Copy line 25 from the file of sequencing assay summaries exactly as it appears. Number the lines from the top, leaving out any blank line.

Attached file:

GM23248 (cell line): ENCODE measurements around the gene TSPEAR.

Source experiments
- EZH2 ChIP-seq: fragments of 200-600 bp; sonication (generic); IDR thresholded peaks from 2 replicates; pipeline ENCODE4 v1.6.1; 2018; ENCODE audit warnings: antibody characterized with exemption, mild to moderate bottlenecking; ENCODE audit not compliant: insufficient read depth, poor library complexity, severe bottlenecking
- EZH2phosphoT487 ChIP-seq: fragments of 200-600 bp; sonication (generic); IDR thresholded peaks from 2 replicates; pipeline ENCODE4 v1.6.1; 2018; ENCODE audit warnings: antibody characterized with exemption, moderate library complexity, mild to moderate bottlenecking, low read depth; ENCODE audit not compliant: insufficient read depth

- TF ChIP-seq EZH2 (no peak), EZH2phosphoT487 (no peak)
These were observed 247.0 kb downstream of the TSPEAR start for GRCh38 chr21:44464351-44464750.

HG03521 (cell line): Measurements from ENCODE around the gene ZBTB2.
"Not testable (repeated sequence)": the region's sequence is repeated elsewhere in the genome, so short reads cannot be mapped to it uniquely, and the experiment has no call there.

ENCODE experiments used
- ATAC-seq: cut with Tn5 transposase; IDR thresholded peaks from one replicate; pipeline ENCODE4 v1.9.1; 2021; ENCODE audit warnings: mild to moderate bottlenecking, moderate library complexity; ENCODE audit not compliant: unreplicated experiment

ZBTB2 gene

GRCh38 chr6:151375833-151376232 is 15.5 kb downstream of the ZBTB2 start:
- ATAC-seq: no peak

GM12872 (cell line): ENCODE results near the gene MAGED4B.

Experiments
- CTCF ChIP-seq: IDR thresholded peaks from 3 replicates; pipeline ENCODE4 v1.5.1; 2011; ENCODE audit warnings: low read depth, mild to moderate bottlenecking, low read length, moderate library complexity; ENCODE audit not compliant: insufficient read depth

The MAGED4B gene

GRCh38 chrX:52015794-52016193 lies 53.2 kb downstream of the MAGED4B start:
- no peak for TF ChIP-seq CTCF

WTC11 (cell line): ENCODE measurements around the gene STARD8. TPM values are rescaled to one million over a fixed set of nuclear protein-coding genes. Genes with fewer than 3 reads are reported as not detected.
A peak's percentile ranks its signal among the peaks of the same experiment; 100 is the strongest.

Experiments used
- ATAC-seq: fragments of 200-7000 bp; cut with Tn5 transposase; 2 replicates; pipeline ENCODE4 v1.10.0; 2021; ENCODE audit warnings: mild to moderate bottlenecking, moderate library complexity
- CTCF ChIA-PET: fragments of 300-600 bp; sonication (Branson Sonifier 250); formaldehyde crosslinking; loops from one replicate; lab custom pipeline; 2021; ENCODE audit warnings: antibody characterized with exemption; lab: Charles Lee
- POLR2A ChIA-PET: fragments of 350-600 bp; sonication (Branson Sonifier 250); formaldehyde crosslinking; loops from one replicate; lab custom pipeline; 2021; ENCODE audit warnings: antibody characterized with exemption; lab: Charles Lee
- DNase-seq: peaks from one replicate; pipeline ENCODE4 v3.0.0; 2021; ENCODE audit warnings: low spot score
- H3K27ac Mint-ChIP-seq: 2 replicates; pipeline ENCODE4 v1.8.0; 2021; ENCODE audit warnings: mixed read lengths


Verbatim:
- POLR2A ChIA-PET: fragments of 350-600 bp; sonication (Branson Sonifier 250); formaldehyde crosslinking; loops from one replicate; lab custom pipeline; 2021; ENCODE audit warnings: antibody characterized with exemption; lab: Charles Lee